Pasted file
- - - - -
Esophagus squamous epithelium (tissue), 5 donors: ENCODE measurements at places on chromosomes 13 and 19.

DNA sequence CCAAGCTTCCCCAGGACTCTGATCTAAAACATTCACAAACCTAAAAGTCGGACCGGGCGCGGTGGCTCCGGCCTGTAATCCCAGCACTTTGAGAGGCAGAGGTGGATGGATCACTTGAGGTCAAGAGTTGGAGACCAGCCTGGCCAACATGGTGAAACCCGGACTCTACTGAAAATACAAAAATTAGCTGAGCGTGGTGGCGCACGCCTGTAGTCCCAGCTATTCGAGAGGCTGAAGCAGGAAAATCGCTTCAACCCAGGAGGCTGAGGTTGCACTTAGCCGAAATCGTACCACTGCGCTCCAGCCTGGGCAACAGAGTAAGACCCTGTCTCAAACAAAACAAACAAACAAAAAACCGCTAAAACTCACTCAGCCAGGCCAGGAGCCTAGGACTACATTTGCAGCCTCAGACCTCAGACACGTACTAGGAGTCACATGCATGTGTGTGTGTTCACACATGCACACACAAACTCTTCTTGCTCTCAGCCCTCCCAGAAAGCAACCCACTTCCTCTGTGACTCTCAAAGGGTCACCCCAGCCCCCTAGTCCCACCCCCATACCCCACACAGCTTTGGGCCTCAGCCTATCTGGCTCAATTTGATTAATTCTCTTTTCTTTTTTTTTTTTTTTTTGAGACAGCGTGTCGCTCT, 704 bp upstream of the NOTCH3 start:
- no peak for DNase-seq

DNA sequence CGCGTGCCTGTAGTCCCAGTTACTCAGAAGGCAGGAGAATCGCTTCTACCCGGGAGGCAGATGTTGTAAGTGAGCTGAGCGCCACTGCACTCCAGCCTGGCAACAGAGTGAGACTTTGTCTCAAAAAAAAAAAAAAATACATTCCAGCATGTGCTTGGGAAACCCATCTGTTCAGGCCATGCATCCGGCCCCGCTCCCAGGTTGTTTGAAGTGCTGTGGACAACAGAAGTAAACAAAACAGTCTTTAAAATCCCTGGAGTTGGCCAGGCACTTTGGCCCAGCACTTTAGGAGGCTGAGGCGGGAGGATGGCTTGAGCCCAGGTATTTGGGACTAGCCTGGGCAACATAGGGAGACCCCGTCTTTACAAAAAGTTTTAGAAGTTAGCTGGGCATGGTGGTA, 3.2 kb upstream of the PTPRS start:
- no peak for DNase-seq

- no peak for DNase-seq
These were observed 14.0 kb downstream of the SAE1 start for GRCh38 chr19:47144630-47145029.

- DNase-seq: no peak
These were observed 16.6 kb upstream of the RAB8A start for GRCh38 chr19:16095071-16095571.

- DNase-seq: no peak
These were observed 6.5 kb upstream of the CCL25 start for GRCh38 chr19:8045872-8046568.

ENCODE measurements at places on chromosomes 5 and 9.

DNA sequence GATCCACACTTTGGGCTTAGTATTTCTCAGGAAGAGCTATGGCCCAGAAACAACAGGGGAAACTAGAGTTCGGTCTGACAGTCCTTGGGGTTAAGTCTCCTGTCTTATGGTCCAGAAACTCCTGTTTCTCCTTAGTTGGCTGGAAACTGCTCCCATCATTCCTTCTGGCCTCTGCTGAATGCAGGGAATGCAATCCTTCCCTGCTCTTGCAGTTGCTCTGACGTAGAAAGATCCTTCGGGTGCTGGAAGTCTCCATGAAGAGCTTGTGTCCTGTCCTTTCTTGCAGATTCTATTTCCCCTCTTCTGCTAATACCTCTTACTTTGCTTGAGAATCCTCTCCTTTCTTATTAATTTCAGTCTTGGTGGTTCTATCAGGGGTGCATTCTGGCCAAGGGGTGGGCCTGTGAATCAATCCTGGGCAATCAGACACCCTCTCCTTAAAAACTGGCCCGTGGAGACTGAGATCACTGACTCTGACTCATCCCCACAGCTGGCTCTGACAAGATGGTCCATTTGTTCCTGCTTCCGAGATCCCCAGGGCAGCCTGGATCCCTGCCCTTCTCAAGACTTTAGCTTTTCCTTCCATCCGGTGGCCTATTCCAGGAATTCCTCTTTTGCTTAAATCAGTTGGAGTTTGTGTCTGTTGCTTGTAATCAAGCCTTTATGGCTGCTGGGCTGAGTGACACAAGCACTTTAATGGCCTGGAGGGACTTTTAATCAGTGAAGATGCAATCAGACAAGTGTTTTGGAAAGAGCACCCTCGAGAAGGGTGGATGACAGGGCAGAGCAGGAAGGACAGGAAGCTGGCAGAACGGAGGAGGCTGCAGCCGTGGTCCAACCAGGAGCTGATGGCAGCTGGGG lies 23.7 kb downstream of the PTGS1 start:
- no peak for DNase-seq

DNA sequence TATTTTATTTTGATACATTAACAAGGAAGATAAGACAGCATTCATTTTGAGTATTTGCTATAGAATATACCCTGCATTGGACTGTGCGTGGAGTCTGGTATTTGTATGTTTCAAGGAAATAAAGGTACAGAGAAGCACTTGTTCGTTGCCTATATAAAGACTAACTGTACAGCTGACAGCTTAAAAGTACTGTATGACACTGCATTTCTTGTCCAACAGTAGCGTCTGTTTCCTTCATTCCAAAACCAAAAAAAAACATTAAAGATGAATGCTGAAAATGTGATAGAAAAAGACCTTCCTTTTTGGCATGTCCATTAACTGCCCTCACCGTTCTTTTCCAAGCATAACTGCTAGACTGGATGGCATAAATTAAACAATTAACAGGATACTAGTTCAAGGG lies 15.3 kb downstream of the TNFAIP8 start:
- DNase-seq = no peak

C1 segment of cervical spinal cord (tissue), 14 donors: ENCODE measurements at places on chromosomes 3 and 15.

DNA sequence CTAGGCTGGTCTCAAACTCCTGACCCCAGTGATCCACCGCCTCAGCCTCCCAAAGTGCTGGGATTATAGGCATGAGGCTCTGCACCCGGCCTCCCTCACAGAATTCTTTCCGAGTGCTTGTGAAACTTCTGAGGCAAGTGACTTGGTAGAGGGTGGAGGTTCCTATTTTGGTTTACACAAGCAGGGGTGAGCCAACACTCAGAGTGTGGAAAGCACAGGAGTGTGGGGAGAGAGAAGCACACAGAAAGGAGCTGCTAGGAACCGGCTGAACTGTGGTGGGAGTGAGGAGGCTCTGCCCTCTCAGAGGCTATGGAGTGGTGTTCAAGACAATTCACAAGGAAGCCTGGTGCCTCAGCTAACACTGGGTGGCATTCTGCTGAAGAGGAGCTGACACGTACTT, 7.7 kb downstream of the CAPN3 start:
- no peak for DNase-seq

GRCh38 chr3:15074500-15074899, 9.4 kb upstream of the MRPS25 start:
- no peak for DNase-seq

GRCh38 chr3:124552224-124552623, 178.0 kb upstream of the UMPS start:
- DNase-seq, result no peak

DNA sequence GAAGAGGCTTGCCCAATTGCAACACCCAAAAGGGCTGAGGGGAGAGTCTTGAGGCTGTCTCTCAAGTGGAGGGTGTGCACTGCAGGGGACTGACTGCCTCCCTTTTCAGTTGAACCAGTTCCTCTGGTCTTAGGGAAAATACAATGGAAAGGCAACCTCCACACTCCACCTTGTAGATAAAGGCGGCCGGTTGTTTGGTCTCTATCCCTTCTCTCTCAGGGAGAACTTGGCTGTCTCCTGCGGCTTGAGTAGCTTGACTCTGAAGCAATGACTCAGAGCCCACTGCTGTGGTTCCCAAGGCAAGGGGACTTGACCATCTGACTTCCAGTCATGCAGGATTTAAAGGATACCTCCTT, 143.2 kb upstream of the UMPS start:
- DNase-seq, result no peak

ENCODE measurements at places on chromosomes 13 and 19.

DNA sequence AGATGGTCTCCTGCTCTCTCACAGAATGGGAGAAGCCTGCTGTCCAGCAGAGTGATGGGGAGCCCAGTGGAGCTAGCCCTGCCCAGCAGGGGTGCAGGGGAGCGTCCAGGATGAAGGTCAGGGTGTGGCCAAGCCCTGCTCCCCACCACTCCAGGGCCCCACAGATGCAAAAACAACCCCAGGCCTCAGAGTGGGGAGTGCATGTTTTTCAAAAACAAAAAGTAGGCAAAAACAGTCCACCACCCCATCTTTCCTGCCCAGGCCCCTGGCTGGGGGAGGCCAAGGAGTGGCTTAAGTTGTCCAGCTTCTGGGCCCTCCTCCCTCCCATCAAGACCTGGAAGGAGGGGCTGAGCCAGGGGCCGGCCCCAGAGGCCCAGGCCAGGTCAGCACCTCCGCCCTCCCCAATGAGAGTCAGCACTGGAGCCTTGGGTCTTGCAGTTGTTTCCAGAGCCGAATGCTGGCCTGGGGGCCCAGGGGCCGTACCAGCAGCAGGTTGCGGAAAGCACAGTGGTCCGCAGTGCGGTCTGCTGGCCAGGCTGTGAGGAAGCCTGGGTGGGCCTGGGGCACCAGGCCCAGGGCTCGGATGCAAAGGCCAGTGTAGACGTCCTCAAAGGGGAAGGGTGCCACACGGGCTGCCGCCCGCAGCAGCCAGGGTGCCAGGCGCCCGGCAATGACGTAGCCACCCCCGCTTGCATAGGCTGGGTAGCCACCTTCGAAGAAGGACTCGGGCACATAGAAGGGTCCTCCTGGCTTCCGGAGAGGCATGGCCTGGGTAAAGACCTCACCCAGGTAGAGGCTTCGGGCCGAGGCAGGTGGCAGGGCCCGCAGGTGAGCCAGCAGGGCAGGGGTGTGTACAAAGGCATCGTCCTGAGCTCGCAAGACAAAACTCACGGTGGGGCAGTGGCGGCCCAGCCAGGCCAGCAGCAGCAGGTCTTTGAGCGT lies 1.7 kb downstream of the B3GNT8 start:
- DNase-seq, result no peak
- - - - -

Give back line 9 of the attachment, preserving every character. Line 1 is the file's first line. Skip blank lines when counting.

These were observed 16.6 kb upstream of the RAB8A start for GRCh38 chr19:16095071-16095571.